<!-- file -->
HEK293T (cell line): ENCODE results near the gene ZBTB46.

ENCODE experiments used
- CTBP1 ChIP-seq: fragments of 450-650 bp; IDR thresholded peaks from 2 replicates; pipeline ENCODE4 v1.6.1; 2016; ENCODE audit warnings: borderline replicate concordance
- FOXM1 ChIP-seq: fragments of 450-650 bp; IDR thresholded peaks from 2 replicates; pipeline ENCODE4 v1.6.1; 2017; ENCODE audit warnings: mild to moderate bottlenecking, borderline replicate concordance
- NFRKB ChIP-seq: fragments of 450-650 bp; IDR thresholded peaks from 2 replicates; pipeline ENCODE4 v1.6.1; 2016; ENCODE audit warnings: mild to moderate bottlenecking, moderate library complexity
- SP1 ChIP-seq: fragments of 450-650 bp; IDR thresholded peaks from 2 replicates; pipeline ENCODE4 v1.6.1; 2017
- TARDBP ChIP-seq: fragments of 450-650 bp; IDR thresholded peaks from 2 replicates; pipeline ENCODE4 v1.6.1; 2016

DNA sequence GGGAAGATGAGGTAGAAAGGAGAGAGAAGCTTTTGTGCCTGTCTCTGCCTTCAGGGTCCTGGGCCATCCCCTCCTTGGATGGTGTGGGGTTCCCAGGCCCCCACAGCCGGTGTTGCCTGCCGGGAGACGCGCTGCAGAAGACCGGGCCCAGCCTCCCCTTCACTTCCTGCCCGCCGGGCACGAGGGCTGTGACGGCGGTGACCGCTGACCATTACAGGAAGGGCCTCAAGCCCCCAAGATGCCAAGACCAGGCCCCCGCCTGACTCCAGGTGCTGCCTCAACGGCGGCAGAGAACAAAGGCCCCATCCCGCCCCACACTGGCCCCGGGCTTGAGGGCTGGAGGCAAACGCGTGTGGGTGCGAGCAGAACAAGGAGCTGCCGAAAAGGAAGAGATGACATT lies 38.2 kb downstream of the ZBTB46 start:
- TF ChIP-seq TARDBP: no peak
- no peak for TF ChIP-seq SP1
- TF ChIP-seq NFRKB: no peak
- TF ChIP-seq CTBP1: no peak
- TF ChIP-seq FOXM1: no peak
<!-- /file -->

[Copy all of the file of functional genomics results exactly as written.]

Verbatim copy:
HEK293T (cell line): ENCODE results near the gene ZBTB46.

ENCODE experiments used
- CTBP1 ChIP-seq: fragments of 450-650 bp; IDR thresholded peaks from 2 replicates; pipeline ENCODE4 v1.6.1; 2016; ENCODE audit warnings: borderline replicate concordance
- FOXM1 ChIP-seq: fragments of 450-650 bp; IDR thresholded peaks from 2 replicates; pipeline ENCODE4 v1.6.1; 2017; ENCODE audit warnings: mild to moderate bottlenecking, borderline replicate concordance
- NFRKB ChIP-seq: fragments of 450-650 bp; IDR thresholded peaks from 2 replicates; pipeline ENCODE4 v1.6.1; 2016; ENCODE audit warnings: mild to moderate bottlenecking, moderate library complexity
- SP1 ChIP-seq: fragments of 450-650 bp; IDR thresholded peaks from 2 replicates; pipeline ENCODE4 v1.6.1; 2017
- TARDBP ChIP-seq: fragments of 450-650 bp; IDR thresholded peaks from 2 replicates; pipeline ENCODE4 v1.6.1; 2016

DNA sequence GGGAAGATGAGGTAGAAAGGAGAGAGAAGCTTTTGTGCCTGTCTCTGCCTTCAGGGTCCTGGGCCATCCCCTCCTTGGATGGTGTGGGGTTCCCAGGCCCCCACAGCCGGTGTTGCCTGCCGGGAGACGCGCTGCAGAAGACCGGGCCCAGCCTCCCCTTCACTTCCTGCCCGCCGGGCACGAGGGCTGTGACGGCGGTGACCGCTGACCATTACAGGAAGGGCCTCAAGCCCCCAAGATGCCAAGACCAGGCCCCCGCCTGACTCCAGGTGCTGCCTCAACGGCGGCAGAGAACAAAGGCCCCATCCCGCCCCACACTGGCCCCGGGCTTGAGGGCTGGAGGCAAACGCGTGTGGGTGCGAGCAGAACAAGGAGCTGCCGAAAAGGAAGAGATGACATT lies 38.2 kb downstream of the ZBTB46 start:
- TF ChIP-seq TARDBP: no peak
- no peak for TF ChIP-seq SP1
- TF ChIP-seq NFRKB: no peak
- TF ChIP-seq CTBP1: no peak
- TF ChIP-seq FOXM1: no peak